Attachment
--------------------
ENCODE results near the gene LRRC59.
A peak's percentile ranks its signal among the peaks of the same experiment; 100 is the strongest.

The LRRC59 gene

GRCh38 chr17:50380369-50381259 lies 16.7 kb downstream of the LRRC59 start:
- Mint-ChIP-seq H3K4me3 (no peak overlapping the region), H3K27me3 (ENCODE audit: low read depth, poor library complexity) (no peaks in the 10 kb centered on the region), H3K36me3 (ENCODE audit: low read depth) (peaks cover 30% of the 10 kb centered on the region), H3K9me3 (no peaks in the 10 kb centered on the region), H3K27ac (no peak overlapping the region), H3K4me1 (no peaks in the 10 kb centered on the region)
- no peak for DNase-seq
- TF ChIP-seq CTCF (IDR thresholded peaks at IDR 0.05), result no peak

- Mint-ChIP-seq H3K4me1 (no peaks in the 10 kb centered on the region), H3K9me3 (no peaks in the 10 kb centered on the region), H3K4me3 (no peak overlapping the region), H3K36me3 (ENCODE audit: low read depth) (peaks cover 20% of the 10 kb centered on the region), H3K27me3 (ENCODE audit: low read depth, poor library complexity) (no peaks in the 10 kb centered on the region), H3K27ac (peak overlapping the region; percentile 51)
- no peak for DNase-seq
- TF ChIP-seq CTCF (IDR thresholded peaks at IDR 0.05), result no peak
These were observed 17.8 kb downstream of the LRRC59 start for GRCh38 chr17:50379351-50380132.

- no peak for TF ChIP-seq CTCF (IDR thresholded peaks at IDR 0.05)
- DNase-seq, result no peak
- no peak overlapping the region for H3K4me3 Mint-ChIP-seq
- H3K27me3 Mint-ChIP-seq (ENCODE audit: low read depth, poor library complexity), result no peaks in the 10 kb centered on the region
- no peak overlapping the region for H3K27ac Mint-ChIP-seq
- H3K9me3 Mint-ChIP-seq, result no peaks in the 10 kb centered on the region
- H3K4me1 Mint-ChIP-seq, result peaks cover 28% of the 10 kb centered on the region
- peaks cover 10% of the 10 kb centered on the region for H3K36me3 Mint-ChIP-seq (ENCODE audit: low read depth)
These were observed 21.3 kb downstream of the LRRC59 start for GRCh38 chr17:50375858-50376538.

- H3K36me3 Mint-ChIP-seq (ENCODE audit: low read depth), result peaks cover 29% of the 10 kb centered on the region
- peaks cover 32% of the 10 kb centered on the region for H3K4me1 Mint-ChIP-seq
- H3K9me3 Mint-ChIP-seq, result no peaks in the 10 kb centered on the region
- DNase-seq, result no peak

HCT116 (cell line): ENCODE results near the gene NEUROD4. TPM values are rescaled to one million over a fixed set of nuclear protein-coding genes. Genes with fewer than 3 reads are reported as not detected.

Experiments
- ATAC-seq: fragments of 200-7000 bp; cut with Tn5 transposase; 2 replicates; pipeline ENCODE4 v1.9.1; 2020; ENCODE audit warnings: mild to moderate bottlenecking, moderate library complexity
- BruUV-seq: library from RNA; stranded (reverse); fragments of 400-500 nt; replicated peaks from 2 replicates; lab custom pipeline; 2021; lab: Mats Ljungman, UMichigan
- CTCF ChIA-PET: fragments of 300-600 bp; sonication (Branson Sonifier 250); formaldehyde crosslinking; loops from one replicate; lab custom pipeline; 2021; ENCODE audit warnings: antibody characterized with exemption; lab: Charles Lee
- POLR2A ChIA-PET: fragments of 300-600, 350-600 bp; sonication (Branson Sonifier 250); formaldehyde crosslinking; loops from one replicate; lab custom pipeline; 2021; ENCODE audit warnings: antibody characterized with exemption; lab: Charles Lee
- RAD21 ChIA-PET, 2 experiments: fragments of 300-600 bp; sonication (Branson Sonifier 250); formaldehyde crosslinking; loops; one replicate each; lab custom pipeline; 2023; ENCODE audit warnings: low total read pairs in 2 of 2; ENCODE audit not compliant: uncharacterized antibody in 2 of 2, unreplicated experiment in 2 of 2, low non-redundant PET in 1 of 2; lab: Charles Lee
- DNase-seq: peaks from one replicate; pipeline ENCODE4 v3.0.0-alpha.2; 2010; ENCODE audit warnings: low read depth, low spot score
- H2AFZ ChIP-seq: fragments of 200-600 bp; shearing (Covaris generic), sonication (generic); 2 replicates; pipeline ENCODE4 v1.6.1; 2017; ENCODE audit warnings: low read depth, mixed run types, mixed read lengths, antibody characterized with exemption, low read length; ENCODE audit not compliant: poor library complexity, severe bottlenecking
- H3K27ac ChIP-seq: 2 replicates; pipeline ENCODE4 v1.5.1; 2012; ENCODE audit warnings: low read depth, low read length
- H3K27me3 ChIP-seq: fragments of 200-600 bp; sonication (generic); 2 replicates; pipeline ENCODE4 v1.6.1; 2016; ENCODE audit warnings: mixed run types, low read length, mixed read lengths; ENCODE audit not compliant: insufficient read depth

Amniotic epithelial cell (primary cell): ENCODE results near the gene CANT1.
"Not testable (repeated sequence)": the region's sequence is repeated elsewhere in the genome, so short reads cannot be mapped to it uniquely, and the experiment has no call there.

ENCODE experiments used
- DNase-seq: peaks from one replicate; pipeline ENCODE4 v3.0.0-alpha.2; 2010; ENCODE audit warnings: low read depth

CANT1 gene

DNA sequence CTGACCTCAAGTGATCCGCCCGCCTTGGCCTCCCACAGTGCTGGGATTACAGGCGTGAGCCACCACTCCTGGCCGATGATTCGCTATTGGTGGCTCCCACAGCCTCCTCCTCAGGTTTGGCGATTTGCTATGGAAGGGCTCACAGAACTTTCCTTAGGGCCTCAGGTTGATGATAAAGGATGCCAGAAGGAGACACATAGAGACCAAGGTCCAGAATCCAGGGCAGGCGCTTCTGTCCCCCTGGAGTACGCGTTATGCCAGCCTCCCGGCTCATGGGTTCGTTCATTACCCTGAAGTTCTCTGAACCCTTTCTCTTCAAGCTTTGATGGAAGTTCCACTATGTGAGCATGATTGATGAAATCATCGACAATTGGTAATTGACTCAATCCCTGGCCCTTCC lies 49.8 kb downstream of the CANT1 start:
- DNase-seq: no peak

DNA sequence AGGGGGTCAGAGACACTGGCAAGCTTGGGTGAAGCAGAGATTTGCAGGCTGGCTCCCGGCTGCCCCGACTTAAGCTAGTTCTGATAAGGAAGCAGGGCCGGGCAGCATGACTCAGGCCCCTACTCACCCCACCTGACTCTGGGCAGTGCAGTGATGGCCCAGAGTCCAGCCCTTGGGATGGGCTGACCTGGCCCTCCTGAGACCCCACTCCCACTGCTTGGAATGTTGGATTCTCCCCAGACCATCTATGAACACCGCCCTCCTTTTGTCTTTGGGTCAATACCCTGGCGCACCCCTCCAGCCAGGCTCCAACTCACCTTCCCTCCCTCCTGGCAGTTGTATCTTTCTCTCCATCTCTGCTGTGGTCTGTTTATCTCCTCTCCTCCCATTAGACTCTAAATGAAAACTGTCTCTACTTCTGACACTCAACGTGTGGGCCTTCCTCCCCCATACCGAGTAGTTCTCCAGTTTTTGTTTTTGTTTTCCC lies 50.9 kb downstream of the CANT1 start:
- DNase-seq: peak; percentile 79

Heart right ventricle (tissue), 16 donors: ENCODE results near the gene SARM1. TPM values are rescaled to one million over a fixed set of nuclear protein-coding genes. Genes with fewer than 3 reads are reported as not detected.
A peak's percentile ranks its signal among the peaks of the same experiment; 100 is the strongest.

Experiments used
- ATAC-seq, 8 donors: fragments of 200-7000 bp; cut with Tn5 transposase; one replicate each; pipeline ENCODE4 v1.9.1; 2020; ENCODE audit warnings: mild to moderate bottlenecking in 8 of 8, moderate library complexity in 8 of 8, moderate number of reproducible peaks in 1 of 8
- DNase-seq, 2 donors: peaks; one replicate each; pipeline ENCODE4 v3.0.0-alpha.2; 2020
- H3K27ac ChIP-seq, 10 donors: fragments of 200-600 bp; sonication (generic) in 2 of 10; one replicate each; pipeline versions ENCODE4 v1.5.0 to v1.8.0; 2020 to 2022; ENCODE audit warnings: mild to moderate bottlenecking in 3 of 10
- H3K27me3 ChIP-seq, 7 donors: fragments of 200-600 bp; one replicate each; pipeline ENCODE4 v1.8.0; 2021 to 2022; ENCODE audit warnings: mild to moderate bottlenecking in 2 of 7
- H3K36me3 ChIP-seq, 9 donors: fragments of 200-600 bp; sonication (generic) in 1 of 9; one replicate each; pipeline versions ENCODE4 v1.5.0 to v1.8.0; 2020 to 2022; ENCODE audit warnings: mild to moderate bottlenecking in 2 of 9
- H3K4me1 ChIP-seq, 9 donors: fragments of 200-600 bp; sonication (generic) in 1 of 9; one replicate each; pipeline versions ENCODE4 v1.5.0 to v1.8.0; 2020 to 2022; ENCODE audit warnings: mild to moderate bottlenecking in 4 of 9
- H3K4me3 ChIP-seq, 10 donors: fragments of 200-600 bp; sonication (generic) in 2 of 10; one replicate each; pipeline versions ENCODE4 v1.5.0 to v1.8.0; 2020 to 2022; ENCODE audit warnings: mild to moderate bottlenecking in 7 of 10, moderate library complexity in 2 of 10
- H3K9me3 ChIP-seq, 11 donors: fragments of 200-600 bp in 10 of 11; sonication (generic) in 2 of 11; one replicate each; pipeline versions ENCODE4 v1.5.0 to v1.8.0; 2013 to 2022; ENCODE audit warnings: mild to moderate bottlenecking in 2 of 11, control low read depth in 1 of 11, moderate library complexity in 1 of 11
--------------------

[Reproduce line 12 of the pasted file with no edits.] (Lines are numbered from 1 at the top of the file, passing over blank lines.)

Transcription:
- no peak for TF ChIP-seq CTCF (IDR thresholded peaks at IDR 0.05)